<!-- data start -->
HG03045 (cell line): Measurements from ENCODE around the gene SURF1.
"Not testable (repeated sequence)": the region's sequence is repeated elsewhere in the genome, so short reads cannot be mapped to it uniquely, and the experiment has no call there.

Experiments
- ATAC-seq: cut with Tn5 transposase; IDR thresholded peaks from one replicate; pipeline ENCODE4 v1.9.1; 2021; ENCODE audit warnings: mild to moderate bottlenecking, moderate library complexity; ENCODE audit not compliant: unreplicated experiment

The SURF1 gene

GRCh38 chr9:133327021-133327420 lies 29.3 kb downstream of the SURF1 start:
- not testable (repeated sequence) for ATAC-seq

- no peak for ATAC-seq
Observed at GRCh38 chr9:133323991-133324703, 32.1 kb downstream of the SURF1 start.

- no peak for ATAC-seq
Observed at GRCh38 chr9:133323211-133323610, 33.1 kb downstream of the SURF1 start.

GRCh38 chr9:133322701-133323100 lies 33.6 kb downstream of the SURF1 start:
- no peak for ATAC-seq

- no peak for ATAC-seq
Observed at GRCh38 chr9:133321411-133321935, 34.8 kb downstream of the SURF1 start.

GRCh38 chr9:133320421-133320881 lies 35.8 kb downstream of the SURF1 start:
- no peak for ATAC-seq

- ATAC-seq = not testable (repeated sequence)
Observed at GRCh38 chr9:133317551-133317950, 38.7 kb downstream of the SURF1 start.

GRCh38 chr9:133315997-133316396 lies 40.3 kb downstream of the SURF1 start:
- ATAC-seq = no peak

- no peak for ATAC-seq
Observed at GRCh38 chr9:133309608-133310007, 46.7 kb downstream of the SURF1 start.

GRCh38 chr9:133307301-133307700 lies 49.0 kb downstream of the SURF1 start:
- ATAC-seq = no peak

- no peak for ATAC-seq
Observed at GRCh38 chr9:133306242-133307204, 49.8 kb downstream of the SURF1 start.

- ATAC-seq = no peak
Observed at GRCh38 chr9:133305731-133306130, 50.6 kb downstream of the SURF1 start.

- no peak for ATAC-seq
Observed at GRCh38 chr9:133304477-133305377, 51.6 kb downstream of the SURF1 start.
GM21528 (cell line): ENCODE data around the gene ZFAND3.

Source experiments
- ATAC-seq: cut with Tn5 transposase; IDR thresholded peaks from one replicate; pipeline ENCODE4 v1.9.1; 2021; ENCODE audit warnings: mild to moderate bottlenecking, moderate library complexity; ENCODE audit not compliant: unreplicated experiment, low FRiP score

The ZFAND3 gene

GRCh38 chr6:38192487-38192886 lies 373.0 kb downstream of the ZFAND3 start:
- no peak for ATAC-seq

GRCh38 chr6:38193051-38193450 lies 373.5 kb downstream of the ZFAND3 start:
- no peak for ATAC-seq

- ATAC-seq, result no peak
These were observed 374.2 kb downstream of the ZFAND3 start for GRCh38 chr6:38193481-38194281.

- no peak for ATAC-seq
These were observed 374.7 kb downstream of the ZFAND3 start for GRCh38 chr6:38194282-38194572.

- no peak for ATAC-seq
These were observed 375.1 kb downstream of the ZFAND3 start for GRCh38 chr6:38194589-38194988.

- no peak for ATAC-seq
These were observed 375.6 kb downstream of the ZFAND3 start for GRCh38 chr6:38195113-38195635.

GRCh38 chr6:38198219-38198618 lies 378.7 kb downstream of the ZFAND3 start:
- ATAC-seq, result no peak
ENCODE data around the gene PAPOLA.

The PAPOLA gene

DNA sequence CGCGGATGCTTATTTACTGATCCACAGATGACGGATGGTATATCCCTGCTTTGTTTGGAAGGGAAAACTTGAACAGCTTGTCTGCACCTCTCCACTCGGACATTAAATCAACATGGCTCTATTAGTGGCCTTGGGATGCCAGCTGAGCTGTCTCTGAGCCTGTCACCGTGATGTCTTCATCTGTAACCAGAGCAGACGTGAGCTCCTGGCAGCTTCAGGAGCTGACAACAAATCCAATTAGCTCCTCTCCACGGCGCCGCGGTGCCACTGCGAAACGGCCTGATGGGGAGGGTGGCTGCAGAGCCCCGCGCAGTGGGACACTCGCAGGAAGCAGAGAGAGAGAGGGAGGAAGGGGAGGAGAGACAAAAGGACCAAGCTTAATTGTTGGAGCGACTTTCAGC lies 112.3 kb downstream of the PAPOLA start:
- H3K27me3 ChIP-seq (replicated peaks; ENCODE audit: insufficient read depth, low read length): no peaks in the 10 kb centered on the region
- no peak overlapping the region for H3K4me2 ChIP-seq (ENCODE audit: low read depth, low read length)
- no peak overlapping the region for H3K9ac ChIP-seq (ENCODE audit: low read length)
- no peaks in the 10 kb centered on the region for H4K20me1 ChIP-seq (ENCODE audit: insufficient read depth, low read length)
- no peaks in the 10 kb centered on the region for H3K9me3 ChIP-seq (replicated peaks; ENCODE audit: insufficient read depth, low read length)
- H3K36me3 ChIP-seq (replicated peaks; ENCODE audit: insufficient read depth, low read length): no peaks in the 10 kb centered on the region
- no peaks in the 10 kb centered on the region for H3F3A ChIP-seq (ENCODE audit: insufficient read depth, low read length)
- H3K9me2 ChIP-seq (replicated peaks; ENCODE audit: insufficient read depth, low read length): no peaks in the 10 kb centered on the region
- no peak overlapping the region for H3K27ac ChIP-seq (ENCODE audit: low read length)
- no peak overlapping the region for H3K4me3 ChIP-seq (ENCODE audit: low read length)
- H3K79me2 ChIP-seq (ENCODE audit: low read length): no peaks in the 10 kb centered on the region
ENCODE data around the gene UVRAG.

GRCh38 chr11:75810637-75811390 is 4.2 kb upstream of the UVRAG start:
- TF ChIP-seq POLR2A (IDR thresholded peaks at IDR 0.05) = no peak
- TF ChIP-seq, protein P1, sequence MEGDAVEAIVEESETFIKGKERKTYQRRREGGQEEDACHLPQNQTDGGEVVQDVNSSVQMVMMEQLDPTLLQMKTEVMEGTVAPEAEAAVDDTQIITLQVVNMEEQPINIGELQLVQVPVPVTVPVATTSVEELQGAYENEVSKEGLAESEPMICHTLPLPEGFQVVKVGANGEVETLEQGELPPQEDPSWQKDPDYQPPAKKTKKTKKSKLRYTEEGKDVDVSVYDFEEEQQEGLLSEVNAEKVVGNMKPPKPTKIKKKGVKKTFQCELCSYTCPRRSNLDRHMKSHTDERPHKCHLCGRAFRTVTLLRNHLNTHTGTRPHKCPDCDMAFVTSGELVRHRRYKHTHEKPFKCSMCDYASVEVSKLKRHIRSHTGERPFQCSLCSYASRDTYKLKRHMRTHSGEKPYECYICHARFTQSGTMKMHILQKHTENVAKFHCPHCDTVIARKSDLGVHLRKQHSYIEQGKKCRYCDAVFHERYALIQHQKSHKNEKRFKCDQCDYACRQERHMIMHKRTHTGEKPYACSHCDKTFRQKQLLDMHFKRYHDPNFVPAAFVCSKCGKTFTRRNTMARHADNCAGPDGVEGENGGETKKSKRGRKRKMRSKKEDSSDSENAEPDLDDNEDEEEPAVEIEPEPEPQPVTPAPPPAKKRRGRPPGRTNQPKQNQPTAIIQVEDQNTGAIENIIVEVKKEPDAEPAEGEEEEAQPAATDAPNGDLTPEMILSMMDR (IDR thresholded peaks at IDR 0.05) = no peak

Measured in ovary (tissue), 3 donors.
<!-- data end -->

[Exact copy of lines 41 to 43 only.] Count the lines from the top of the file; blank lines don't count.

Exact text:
These were observed 374.2 kb downstream of the ZFAND3 start for GRCh38 chr6:38193481-38194281.

- no peak for ATAC-seq
These were observed 374.7 kb downstream of the ZFAND3 start for GRCh38 chr6:38194282-38194572.